The circular seal 22 has a U-shaped, transverse cross section and is made of a suitable resilient material such as rubber. The seal is mounted on the upper circular edge 20 of the plastic body 13 and forms the upper edge of the outer wall 18. A depending peripheral lip or flange of the lid 14 is press fit over the resilient seal 22 to firmly retain the lid on the container body 12 and seal the internal chamber. The seal 22 forms an impervious, liquid-tight seal between the lid 14 and body 12 to provide for the safe handling of body tissues and body liquids. If the container is inverted, the contents of the container will not escape. A container may be provided without the seal 22 by providing a suitable tight press fit or threaded connection between the lid and upper edge of the plastic body. Flanges may be molded projecting inward from the inner wall of the container. These will permit the divider to be held securely in place so that it is not moved or dislodged during handling and/or during the removal of the cover.
The inside flat bottom 16 of the container is covered by a circular support sheet or pad 24 of absorbent material, preferably made of suitable paper. A small amount of saline solution is added to the container to saturate the support sheet 24. Excess liquid is poured from the container; otherwise, the excess liquid which is relatively dense at the low kilovoltage of 23-24 KV commonly employed in breast specimen radiography can obscure radiographic detail of the specimens deposited within the container. The absorbent support sheet 24 also helps disperse excess liquid from the biopsy specimens and furthermore, maintains the specimens in a moist isotonic state preserving cell integrity. The absorbent sheet is shown in FIGS. 2 and 3 in the dry state (identified by the numeral 24) and in the saturated state (identified by the numeral 24').
Disposed within the body 12 is a one-piece, plastic insert or divider 26. The insert 26 divides the internal chamber into five separate compartments or chambers for respective biopsy specimens deposited on the bottom support sheet 24. The insert 26 rests on the bottom support sheet 24 so as not to restrict the distribution of saline solution or other liquid from one compartment to another compartment through the absorbent medium 24.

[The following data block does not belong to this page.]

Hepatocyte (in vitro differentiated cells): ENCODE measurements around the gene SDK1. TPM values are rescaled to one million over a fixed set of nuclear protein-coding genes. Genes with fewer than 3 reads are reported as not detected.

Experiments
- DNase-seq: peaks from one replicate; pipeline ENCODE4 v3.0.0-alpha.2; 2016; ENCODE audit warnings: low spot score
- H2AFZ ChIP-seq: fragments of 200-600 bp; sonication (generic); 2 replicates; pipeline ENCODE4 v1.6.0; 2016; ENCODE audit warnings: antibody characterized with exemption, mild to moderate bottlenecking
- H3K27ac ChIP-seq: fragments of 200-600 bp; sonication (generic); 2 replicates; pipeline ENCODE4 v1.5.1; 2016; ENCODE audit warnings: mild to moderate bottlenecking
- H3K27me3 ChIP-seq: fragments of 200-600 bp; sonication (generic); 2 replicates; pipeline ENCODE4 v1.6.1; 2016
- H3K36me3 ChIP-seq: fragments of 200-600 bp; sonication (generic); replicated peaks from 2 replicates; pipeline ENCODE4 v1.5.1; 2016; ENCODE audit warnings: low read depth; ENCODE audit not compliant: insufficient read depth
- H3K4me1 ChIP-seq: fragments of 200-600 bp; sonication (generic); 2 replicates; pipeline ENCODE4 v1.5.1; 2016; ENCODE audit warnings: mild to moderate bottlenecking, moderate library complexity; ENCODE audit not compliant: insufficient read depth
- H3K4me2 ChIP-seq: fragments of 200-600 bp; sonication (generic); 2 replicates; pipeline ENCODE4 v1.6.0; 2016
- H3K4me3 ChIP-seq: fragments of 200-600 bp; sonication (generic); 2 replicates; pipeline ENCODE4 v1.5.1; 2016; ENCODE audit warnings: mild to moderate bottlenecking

The insert 26 has a central circular divider wall 28 which forms a central circular compartment. The circular wall 28 is coaxial with and has a diameter slightly greater than one-third the diameter of the container body 12. The insert 26 has four radial divider fins or walls 30 which extend radially outwardly from the circular wall 28 to and in engagement with the outer wall 18. The insert 26 divider may be securely held rotationally and laterally by flanges projecting inward from the inner container wall. Four separate, substantially identical compartments are formed by the radial walls 30, outer wall 18 and central circular wall 28. The one-piece insert 26 is held snugly in place between the opposed flat surfaces of the Container lid 12 and bottom support sheet 24 and preferably by a friction engagement with the outer wall 18 and/or by the flanges 27 projecting from the container wall. If the container 10 is inverted, the insert 26 retains the specimens within their respective compartments. The radial walls 30 have notches 31 at their top, outer corners to receive the upper edge seal 22 for positively retaining the insert 26 within the container body 12 when the lid 14 is removed.
A flat, indicia bearing ring or rim 32 is provided at the top of the central circular wall 28. The indicia ring 32 is integrally molded with the rest of the insert 26 or is separately formed and cemented to the top edges of the circular wall 28 and radial walls 30. The radial walls 30 have notches 33 at their top inner corners for receiving the indicia ring 32.
Numeral indicia 34 are provided on the indicia ring 32 to identify the four peripheral compartments. In the preferred embodiment, the numeral indicia 34 identify the positions of the peripheral compartments relative to the central compartment, by identifying the 3, 6, 9 and 12 o'clock positions of the compartments. The indicia are engraved on the indicia bearing ring 32, preferably to a depth of 1-1.5 mm so that they appear on a radiograph due to the difference in density between the air within the engraved indicia and the surrounding plastic of the ring 32. The indicia are also clearly visible to the operator to allow correct placement of the core specimen in accord with biopsy site location. In the alternative, the indicia (or the ring area surrounding the indicia) are printed on the ring 32 with a radio-opaque substance so that the indicia appear on a radiograph.
To facilitate visual inspection of the biopsy specimens, the plastic body 13, lid 14 and insert 26 are preferably transparent. To facilitate radiographic analysis, the plastic body 13, lid 14 and insert 26 are constructed of an appropriate low density radiolucent material which has a modest and uniform attenuation of the x-ray energy and which will not therefore obscure radiographic detail.